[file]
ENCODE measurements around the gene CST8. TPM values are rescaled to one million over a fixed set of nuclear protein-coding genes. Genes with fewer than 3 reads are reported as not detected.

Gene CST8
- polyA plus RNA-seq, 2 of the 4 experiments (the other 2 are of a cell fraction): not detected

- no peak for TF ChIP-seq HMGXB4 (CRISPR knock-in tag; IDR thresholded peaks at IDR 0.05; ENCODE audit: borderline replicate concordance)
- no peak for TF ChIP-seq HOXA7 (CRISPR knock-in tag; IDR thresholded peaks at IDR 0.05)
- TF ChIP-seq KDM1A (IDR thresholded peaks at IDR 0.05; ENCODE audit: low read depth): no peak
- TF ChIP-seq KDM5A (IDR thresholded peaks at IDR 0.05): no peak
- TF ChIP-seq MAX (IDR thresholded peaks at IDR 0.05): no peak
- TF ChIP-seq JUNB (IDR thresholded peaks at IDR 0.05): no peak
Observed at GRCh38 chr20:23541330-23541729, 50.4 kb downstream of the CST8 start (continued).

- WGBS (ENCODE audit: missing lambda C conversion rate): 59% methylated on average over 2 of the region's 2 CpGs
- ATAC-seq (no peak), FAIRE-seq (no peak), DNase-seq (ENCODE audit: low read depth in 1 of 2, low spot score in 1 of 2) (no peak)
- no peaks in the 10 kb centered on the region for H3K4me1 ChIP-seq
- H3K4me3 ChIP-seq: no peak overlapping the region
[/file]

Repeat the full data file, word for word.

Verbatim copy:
ENCODE measurements around the gene CST8. TPM values are rescaled to one million over a fixed set of nuclear protein-coding genes. Genes with fewer than 3 reads are reported as not detected.

Gene CST8
- polyA plus RNA-seq, 2 of the 4 experiments (the other 2 are of a cell fraction): not detected

- no peak for TF ChIP-seq HMGXB4 (CRISPR knock-in tag; IDR thresholded peaks at IDR 0.05; ENCODE audit: borderline replicate concordance)
- no peak for TF ChIP-seq HOXA7 (CRISPR knock-in tag; IDR thresholded peaks at IDR 0.05)
- TF ChIP-seq KDM1A (IDR thresholded peaks at IDR 0.05; ENCODE audit: low read depth): no peak
- TF ChIP-seq KDM5A (IDR thresholded peaks at IDR 0.05): no peak
- TF ChIP-seq MAX (IDR thresholded peaks at IDR 0.05): no peak
- TF ChIP-seq JUNB (IDR thresholded peaks at IDR 0.05): no peak
Observed at GRCh38 chr20:23541330-23541729, 50.4 kb downstream of the CST8 start (continued).

- WGBS (ENCODE audit: missing lambda C conversion rate): 59% methylated on average over 2 of the region's 2 CpGs
- ATAC-seq (no peak), FAIRE-seq (no peak), DNase-seq (ENCODE audit: low read depth in 1 of 2, low spot score in 1 of 2) (no peak)
- no peaks in the 10 kb centered on the region for H3K4me1 ChIP-seq
- H3K4me3 ChIP-seq: no peak overlapping the region